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05/07/2015

History Professor Honored For His Contributions to Preserve S.C. History

Quick Facts

 Edward Lee, a 1983 Winthrop graduate who serves as mayor of York and has been a Winthrop history faculty member since 1994, will receive the Elected Official Award.
 His award is one of several Historic Preservation Awards to be given out at 2 p.m. June 5 in the lower lobby of the State House by S.C. Lt. Governor Henry McMaster.
 The awards, which are sponsored by the Palmetto Trust, the S.C. Department of Archives and History, and the Office of the Governor, recognize exceptional accomplishments in the preservation, rehabilitation and interpretation of South Carolina’s architectural and cultural heritage.

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Edward Lee

COLUMBIA, SOUTH CAROLINA - The Palmetto Trust for Historic Preservation will recognize Winthrop University Associate Professor Edward Lee on June 5 for his work in helping preserve the historic York County Courthouse.

Lee, a 1983 Winthrop graduate who serves as mayor of York and has been a Winthrop history faculty member since 1994, will receive the Elected Official Award.

It is one of several Historic Preservation Awards to be given out at 2 p.m. June 5 in the lower lobby of the State House by S.C. Lt. Governor Henry McMaster. The awards, which are sponsored by the Palmetto Trust, the S.C. Department of Archives and History, and the Office of the Governor, recognize exceptional accomplishments in the preservation, rehabilitation and interpretation of South Carolina’s architectural and cultural heritage.

Lee was selected for his outstanding achievements in support of historic preservation in South Carolina. Not only was he significantly instrumental in forming a coalition of city leaders to address the critical preservation needs of the York County Courthouse, but Lee has taught history on the college level, has authored history books, and has remained involved with historical associations and preservation organizations.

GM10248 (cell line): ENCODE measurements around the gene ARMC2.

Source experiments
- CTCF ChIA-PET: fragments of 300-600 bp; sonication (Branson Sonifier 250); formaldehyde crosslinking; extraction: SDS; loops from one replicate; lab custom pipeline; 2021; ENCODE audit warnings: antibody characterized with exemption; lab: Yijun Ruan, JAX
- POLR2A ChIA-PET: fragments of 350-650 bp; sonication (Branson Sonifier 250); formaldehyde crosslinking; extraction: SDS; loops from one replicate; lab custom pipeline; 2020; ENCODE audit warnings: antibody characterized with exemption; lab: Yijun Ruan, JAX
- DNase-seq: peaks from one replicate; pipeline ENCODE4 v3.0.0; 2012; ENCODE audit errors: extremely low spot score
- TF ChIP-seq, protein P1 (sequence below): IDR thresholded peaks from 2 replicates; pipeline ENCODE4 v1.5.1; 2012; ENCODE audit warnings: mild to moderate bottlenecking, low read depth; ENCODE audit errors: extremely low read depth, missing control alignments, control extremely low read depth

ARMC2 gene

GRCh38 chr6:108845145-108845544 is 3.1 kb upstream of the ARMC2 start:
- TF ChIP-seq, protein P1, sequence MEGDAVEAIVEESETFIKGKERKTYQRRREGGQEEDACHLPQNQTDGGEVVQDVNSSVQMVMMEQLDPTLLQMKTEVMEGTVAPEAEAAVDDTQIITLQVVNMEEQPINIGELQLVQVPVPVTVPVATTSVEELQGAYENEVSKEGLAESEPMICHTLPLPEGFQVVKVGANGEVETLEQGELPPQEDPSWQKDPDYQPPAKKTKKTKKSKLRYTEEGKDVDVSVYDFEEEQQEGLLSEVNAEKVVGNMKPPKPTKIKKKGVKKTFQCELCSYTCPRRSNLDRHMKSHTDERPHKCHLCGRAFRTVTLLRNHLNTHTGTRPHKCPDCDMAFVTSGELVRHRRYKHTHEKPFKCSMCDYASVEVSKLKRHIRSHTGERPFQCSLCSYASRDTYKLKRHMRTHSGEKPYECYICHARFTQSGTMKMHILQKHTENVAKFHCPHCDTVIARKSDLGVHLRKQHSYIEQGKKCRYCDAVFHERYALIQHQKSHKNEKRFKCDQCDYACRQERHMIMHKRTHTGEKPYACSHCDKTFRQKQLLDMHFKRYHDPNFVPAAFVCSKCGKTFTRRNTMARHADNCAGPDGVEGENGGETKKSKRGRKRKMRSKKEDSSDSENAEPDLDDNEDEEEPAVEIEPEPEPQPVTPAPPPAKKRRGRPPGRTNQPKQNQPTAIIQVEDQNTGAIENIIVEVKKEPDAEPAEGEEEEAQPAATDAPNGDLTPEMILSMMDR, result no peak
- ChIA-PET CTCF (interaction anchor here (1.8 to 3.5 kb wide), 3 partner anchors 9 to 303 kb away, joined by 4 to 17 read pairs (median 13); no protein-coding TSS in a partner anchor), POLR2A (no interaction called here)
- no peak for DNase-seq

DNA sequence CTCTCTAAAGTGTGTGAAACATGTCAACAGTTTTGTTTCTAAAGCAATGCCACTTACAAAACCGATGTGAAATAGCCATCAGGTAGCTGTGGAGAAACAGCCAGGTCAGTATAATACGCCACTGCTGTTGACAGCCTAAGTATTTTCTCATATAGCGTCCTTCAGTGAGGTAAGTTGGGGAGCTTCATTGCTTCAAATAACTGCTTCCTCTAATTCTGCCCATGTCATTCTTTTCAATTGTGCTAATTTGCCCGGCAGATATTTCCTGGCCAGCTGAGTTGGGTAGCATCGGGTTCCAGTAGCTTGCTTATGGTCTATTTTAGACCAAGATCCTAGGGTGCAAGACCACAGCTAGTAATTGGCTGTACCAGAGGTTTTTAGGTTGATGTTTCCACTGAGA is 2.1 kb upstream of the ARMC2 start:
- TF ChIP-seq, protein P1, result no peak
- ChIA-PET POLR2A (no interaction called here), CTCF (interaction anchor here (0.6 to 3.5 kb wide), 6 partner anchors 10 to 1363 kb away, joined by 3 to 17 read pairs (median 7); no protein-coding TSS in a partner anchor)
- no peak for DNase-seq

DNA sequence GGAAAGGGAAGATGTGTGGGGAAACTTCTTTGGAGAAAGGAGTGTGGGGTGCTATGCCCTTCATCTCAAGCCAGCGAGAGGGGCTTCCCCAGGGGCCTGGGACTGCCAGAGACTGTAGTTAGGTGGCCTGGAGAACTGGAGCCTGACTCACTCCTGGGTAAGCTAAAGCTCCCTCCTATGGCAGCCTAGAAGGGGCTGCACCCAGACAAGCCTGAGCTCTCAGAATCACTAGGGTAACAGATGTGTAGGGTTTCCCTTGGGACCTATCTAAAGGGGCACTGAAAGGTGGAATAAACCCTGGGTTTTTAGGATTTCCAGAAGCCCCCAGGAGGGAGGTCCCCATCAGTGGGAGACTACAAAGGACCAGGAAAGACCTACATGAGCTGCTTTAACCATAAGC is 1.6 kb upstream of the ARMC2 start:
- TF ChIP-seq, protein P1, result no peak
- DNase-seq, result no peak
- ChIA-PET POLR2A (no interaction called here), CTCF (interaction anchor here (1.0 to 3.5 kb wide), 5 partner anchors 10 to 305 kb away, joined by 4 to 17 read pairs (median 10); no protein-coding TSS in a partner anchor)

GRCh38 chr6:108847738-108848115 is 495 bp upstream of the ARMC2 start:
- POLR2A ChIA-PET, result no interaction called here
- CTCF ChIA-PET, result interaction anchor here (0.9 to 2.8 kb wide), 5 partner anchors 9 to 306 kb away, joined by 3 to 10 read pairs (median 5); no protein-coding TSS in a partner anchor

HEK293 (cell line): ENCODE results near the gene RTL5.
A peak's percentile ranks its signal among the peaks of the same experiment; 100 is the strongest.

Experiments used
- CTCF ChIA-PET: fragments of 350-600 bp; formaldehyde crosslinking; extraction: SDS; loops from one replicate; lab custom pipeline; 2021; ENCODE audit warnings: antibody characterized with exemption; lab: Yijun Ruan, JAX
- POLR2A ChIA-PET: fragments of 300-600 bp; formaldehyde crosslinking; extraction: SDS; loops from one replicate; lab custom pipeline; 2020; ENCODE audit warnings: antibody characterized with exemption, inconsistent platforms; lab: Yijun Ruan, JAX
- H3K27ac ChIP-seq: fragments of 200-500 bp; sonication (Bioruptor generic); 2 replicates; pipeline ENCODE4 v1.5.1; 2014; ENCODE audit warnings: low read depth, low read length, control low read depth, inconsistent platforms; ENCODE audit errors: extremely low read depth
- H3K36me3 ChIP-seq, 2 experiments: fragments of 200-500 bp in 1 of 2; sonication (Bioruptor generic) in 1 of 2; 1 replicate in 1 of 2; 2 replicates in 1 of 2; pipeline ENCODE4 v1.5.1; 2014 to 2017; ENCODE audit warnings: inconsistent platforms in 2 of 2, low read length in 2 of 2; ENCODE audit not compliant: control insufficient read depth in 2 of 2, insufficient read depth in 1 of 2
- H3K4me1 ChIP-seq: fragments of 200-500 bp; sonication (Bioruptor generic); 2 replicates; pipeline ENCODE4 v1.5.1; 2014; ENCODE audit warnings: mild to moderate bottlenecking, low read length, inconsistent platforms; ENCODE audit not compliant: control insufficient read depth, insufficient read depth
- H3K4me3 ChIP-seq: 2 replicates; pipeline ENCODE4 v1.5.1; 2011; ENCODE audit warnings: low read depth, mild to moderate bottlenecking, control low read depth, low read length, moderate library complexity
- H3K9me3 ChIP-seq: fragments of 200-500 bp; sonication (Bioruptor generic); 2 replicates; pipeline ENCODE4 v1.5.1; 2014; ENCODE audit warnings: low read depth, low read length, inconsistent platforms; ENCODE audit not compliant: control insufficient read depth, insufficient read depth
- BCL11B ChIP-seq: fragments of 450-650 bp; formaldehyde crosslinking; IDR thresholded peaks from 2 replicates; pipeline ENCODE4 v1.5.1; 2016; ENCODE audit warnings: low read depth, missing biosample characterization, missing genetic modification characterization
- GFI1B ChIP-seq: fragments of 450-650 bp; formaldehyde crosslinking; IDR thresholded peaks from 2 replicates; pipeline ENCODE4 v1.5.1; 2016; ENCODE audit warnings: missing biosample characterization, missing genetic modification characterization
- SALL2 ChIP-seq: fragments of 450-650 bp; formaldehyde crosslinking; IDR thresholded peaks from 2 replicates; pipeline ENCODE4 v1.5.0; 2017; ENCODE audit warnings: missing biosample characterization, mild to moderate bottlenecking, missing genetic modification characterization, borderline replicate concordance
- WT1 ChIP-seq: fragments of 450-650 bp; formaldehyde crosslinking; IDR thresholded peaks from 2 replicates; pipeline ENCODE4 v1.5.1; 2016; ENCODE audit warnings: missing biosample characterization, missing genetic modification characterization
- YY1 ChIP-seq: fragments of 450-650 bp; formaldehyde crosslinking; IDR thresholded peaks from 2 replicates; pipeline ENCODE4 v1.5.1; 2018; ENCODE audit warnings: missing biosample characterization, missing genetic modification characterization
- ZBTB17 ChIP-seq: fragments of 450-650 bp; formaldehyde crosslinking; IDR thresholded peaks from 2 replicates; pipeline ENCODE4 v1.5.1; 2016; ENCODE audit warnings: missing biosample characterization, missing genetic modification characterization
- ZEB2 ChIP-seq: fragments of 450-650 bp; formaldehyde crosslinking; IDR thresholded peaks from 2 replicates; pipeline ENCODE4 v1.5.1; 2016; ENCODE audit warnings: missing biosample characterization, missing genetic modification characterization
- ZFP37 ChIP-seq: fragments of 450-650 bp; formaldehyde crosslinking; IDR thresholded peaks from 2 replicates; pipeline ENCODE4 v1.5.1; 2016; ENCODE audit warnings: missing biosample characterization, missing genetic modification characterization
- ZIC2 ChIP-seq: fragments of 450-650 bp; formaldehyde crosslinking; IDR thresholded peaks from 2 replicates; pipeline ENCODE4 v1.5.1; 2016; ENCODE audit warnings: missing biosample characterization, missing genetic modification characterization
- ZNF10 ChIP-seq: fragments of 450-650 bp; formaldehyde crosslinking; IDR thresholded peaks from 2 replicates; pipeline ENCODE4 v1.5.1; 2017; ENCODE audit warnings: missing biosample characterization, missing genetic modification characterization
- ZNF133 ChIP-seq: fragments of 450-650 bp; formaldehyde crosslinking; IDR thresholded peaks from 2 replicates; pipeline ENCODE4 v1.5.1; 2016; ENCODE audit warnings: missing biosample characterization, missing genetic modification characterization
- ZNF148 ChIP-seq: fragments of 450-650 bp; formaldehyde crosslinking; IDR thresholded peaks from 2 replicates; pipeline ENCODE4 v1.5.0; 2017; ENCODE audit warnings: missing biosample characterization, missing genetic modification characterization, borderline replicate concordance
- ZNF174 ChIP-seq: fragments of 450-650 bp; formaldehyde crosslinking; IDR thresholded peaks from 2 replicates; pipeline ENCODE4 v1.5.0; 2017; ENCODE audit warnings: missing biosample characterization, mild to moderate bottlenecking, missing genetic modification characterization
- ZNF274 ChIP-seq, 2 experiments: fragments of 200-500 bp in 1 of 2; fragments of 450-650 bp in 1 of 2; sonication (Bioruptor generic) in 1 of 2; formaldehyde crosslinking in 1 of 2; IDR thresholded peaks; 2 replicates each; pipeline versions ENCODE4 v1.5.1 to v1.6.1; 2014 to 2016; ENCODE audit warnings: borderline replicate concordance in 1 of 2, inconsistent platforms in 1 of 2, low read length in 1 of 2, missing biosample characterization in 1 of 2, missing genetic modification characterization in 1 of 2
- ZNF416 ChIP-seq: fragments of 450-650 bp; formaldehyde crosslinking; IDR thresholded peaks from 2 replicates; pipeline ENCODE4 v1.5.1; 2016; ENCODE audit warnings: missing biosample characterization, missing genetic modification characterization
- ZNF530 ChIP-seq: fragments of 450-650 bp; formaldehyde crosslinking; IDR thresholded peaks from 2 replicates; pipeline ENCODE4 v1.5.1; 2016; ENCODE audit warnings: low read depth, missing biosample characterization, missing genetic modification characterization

The 101-year-old York County Courthouse was targeted by the York County Council for demolition last August, according to Lee. He recalled that members thought it was "too old," "too expensive to renovate," and "not conveniently located."

He organized a countywide task force to argue for its preservation. "Every two weeks, a parade of citizens would appear before the County Council... one after another," he said, including former U.S. Rep. John Spratt, the late Lib Brice, businessmen, people who got their marriage licenses there, and teachers. "We gradually changed the council's mind...one vote at a time. I consider this success story to be an excellent example of civic engagement."

Lee has served frequently as a commentator for national media, including NBC, CNN and National Public Radio. He presents public programs on topics ranging from South Carolina history to the U.S. presidency. He is a commissioner for the South Carolina Archives, a member of the Review Committee for the National Register of Historic Places and chairman of the Catawba Regional Council of Governments.

For more information, contact Michael Bedenbaugh, executive director at the Palmetto Trust for Historic Preservation, at oldhouse@palmettotrust.org.


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